Last month, we were given an opportunity to participate in the Founder’s Birthplace Festival in the city of Tokamachi, Niigata Prefecture, and performed the traditional Okinawan dance called eisa, as children twirled the traditional firemen’s standard called matoi. Each of us diligently fulfilled our roles, and seeing them frantically practice at their given places gave me great encouragement and made me realize how dependable they are. The time we had spent together for this one goal strengthened the ties between the members. I learned that this was one of the great merits I received.

Since I was assigned my role, I have had two great opportunities. One is that I was diagnosed as having the same progressive visual disorder called heredomacular dystrophy as my mother has. I was given an explanation that the disorder was inherited. I find it difficult to focus my eyes, and it will be getting more difficult for me to read penciled characters. So I sometimes feel uneasy about my future. However, one day in the evening hoza circle, when I talked about my condition, one of the members of Men’s Group, who had lost his wife because of cancer, said to me retaining his tears, “You’re not going to die from this.” His words gave me the hope to keep on living. I also have a role model to follow; my mother. She is totally blind now, but she does the household chores all by herself. Even though she has had visual disorder for a long time, she wholeheartedly raised me. I would like to pull through living with this disorder, and offer my life in gratitude to my mother for raising me.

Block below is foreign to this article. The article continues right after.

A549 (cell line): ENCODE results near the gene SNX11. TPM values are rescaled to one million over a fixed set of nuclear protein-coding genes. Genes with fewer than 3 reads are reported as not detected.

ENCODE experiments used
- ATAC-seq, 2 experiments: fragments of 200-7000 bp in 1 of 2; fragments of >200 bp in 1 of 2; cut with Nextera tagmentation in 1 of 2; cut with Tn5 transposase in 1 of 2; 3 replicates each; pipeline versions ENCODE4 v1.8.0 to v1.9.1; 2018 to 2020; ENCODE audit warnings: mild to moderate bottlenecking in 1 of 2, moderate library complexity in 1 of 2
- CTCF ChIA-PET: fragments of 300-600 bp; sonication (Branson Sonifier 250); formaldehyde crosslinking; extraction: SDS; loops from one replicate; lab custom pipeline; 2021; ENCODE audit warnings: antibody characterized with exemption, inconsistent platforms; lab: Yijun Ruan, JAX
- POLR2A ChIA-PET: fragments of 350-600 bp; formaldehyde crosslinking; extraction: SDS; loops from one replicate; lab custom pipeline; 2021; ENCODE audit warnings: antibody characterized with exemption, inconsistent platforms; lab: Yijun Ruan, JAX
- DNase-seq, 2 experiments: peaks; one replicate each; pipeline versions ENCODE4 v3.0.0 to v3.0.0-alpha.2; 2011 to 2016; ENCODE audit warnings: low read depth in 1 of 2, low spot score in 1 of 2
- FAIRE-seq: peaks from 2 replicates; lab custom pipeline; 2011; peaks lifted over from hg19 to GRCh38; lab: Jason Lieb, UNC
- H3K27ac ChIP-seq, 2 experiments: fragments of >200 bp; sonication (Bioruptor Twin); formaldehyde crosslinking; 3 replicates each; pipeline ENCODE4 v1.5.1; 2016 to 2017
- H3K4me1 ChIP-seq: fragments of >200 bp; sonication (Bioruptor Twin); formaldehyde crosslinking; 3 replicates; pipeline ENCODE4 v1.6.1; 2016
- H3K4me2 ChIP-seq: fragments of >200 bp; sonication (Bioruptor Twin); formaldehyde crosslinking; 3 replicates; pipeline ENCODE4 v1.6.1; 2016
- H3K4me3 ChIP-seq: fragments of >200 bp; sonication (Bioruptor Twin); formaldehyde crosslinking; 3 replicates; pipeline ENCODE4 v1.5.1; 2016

And the other opportunity is my upcoming marriage. Rev. Suzuki introduced me to one of the youth members of the Kawauchi Dharma Center in Kagoshima Prefecture, and I am getting engaged next month. Next year, I will be moving to his house in Kagoshima. I was worried about my mother, but he told me that my mother was the only parent left for us, and that he would like to be filial to my mother. Because he could not do much for his parents, he wanted to take care of my mother. My mother also is going to move to Kagoshima. I am overwhelmed with gratitude that I am able to begin a new chapter in my life by the Buddha’s blessed arrangements.

There are word of the Founder that I use for mental support. Rev. Suzuki shared with me one passage titled “Accept challenges” from Founders Random Thoughts. It goes like this:

“Even if you feel a little hesitant to do something, just accept it and make your best effort. This enables us to take a fresh look at things and develop new ways of thinking, and to feel that we have matured . . . We can accept any kind of person or situation, and change them for the better. Is that what religious people should do? And that results in real growth.”

Impressed by these words, I keep the principle of accepting challenges as a precious ideal.

I don’t know what is in store for me. The marriage, moving to Kagoshima, the sickness– everything has just started. I could not have been as I am now had I not encountered the encounter with the teaching. Finally, I would like to take this opportunity to conclude my testimonial today with my vow to dedicate my life to being of service to as many people as possible.

Everyone, thank you for your kind attention.

Ms. Shimabukuro talks with a staff member of the Okinawa Dharma Center.